Appin Summary



Principal Sources


RMS V (691) (1564)

RMS VI (1436) (1564)

RRS V (374) 1329

GD112/1/476 1628

GD112/2/107 & GD112/3/5 1470

GD112/2/88/4 1738

GD112/62/1/1 1329

GD 170/47 1740

AS I (111) 1620, (243) 1643, (343) 1651, (354) 1652, (391) 1659, (433-4) 1660, (572-3, 590, 592) 1674

AS II (1) 1617, (38) 1618, (47) 1619, (86) 1620, (143) 1622, (170-1) 1623, (192) 1625,  (255) 1628, (265) 1629, (352) 1631, (365) 1631, (491-7) 1634, (600-607, 610-11) 1637, (615, 627) 1638, (649-50, 661) 1640, (695, 703) 1642, (944-8, 955) 1657, (1100) 1663, (1174, 1180) 1664, (1371-3, 1382) 1667, (1503) 1669


Argyll Retours (42-53) 1633

Argyll Valuation Roll 1751


RHP 3484 Ardsheal Estate by W Morison 1773

RHP 44128 Glencoe Estate (after 1877)

Macfarlane’s Geographical Collections II pp 154-5 & 516

HP IV pp 193-4

JHJ Stewart, The Stewarts of Appin, Edinburgh, 1880


RRS V (374) gives a note of a charter from Robert the Bruce to Arthur Campbell in 1329. It grants the lands of Kinlochlyon, Glenstandill, Killargie, Auchingewall and others for a birlinn of 20 oars. (See also HP IV pp 193-4). Fortunately we have a copy of this charter, made c. 1607-10, under GD112/62/1/1. The lands had formerly belonged to Gillaspik McMartene and consisted of 10d in Appin and 10¼d in Lismore. The spellings vary and I cannot pin down every place-name but most are identifiable.


The charter also offers a striking example of the obligation to provide naval service. A grant of 20¼d was linked to provision of a 20-oared birlinn for naval service. This is almost equivalent to 1 oarsman per pennyland.


In 1470 it is thought that the Earl of Argyll gave one-third of Appin, (theoretically 20 merklands), to Glenorchy. These lands are listed in GD 112/2/107 and GD 112/3/5. The former list gives 8m Kinlochlaich, 2m Achosrigan, 1m Finaltin, 4m Achnacone, 3m Invernahyle and 1m Corelorne – a total of 19m. Although the precise locations of Finaltin and Corelorne are a little doubtful this looks to be a compact unit in the centre of Appin between Kinlochlaich and the Strath of Appin. The list is (mostly) confirmed in GD 112/3/5. (OPS II, I p 167 reads 2m for Finaltin to give a total of 20m. All the other references I have found give Finaltin as 1m). Some of these names match names given in the 1329 charter.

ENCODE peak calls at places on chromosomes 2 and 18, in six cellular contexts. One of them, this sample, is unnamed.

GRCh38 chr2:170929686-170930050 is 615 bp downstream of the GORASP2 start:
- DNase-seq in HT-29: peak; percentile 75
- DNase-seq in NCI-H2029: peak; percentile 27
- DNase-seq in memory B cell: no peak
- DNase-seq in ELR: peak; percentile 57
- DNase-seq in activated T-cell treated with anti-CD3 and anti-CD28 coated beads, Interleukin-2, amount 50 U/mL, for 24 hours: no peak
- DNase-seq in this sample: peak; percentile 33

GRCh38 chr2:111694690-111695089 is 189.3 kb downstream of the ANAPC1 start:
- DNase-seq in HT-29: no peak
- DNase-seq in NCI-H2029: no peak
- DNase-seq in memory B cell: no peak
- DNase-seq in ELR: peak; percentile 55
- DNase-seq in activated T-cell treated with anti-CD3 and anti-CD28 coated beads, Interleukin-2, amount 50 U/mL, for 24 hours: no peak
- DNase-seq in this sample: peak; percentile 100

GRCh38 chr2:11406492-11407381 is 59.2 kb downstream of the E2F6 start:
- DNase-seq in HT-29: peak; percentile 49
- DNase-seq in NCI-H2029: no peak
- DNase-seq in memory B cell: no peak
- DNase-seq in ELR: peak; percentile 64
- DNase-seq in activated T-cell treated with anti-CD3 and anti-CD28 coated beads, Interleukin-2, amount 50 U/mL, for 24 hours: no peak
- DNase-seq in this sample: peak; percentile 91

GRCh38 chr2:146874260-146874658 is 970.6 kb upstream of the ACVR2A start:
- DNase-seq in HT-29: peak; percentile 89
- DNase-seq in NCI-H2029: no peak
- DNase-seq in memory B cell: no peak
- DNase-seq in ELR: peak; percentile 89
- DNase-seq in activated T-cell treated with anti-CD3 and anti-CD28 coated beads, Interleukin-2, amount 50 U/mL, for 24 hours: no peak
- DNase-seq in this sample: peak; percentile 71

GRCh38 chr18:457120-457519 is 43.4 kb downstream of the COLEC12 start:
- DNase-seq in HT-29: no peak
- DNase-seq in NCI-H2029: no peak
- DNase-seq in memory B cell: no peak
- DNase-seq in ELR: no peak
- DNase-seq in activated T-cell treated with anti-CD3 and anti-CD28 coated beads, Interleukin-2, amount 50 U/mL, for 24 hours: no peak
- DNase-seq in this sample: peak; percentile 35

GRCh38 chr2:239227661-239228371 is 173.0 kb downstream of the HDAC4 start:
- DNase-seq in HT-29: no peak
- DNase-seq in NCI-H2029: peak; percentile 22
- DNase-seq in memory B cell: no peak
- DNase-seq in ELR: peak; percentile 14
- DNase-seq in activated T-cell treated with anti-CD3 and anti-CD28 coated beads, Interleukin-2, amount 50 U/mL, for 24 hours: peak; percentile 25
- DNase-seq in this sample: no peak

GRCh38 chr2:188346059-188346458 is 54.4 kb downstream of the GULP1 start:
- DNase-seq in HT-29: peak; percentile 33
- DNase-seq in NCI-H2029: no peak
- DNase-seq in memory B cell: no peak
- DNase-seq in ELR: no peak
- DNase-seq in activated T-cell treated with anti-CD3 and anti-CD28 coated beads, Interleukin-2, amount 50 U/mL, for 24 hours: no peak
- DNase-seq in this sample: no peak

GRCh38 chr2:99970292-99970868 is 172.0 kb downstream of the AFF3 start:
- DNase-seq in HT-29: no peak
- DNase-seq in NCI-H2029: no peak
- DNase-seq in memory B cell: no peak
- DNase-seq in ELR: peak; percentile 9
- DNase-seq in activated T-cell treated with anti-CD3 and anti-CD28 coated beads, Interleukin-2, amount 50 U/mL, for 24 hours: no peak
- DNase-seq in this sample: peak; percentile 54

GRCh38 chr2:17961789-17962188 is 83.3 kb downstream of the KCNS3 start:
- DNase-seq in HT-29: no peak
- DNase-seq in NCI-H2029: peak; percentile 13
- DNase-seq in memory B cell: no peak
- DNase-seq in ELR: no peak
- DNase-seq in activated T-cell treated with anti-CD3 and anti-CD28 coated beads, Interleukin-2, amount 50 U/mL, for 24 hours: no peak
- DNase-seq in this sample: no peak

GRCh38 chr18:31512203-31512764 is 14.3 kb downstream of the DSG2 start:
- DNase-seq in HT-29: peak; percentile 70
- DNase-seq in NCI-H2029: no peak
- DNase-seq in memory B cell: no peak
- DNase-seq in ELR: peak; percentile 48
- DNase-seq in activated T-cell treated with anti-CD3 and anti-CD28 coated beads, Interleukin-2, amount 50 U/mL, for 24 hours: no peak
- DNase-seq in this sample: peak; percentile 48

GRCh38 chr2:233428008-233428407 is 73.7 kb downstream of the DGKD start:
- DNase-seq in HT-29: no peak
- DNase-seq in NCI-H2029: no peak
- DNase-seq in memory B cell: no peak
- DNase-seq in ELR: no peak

OPS II, I p 167, quoting the Argyle Inventory for 1501, refers to the £40(=60m) land held by the dead Dugall Stewart of Appin (cf Historical Manuscripts Commission 4th Report p 479 No 100). Smith gives 125m for Appin together with Lismore in 1798. Since he gives Lismore as 61m on p 318 we can surmise his total for Appin was 64m. I find 58m. In ‘The Stewarts of Appin’ (p 200), JHJ Stewart quotes from the Acts of the Lords of Council for 1512 which refers to the values (and redemption values) of some Appin lands. ‘Glenrevern’ is possibly Glen Creran whilst ‘Twaletter’ will probably include what was formerly Lettirshuna and is now Leitir Mhor. ‘Arthur’, ‘Lard Grenocht’ and ‘Killard’ are still recognisable as Ardtur, Ledgrianach and Coelard.


I find no references to davachs. The 1329 charter makes clear that Appin was then reckoned in pennylands or fractions thereof. There are not many examples where we can directly match a pennyland assessment with a merkland valuation but where we can I think the evidence favours a ratio of 1d to 4m which is also found throughout Southern Argyll. All holdings in Appin, bar one, are of 8m, 4m, 2m or 1m. We do not find lots of 3m or 20s units. In addition the ratio in Lismore (with which Appin was closely linked) was 1d to 4m. I think the evidence points to a 1d to 4m ratio and a total value of 15d or ¾ ounceland for Appin. The problem with this is that it seems a rather unlikely total.


Despite the pennyland assessment system there are few Norse names in Appin. Shuna and Glaceriska are both islands and there is only one clear Norse settlement name on the mainland at Glenstockdale. One of the problems of finalizing the data in Appin is the fact that not many burn-names seem to have survived onto modern maps. Local tradition stresses that families with different allegiances might live on opposite sides of a relatively minor burn.


Bookmark and Share
Posted in Appin and Duror

Leave a Reply

Your email address will not be published. Required fields are marked *